*Dennis Liu, Raising Dion
*Melissa Harris-Perry, Sister Citizen: Shame, Stereotypes, and Black Women in America
*Patricia Hill Collins, “The sexual politics of black womanhood”
*Cornel West, “Black sexuality: The taboo subject”
- Activity about important and successful black figures in history
- Raising Dion, a strong black woman raising a superhuman child
- Black vs. White bodies
- Lack of Black authorship in SMC Seminar readings
- Respectability politics
- DC Sniper perception
- Racial battle fatigue
- Selection attention
Desiree Anderson, the director of the SMC Intercultural Center, was our facilitator today and she was absolutely amazing. We began class by talking about Raising Dion which unfortunately was never continued, but the open dialogue about the misrepresentation of black women in comics was an interesting perspective I had never thought of. Other than this conversation, we didn’t discuss the other readings and we dove into some other topics that Desiree found important to our education.
We spent a while talking about some different black experiences that people of color on campus go through, and I found myself very much challenged. It was difficult to sit and listen to some of the very saddening things that my peers go through simply because of their skin color and the ignorance of white people around them. One of the major topics was respectability politics, which are basically various actions taken by marginalized people in order to “fit in” and not challenge what is deemed normal for most white people. An example that Desiree gave was her work attire and the way that it has changed as she slowly got more comfortable with her race. She explained that when she first began working in a professional environment, she made extra efforts to keep her hair neat, wear extremely professional clothing, and speak in a way that would not make the people around her uncomfortable. Now that she is more comfortable at work, she wears her hair naturally and wears tights. This is an example of respectability politics and how certain POC’s must initially change the way they live in order to “please” the people around them.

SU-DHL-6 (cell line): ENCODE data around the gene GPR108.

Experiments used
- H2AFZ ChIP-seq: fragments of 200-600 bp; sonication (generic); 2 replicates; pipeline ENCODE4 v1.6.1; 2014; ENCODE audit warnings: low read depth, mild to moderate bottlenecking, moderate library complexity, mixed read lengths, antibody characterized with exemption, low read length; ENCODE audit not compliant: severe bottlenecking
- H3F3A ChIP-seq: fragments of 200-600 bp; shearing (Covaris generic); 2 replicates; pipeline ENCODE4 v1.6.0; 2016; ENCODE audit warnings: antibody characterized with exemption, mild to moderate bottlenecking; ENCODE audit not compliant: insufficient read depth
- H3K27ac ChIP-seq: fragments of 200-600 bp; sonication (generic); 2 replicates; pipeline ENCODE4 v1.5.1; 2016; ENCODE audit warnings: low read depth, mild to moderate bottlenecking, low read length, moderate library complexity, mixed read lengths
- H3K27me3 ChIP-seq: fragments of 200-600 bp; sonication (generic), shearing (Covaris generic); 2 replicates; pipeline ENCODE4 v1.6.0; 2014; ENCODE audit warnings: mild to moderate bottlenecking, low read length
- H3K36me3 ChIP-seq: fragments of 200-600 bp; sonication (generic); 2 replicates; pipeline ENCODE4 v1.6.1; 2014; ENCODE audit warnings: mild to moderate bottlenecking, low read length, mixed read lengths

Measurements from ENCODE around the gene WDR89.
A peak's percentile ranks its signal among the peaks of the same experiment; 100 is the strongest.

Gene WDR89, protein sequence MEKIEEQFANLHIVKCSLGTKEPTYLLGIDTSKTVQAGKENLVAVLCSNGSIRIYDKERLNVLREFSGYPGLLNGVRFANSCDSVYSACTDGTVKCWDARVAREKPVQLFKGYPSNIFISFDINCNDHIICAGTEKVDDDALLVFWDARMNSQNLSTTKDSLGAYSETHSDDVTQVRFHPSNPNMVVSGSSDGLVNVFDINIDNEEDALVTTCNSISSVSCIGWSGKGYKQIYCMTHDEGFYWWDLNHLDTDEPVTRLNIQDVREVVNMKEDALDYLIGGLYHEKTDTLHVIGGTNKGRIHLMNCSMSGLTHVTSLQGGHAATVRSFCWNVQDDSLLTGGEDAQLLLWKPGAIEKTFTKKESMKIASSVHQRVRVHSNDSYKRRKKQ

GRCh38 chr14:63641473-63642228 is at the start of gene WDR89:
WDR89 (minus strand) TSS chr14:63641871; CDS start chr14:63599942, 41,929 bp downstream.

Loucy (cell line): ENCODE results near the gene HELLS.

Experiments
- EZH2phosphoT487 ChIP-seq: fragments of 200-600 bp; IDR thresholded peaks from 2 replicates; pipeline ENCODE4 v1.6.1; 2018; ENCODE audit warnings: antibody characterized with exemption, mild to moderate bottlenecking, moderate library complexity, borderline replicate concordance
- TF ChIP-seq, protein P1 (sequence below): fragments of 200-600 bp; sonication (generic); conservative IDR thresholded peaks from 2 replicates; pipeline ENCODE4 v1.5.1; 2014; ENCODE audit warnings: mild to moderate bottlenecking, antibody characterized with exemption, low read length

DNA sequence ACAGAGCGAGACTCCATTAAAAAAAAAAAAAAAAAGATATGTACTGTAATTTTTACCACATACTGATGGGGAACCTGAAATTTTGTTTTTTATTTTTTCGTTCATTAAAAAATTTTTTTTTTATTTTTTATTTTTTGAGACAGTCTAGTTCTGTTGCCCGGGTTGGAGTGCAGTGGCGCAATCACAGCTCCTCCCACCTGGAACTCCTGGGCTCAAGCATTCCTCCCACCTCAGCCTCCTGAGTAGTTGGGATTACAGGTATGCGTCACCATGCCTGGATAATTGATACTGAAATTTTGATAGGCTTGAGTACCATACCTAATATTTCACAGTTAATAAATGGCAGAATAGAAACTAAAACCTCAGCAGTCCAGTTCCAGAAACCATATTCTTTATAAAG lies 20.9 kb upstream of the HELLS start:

Another topic that was brought up was racial battle fatigue, which is a result of the repeated experiences that POC’s go through with micro aggressions. Many of my peers explained how this fatigue is damaging to the black psyche and how they are expected to constantly condition themselves to explain their own existence to those around them, while the opposite would never be reasonable.
I was simultaneously surprised and saddened by the experiences that were shared with the class. While much of my life I had never really understood why exactly “racial battle fatigue” was a real thing, or whether or not respectability politics played a monumental role in the lives of POC’s, I felt as though I finally understood what was going on. I feel bad for my peers who have gone through this but I also feel much more clarity regarding the racial experiences of those around me.
Learning Objective #4 – Articulate and make efforts to understand varied black experiences, activities, and responses.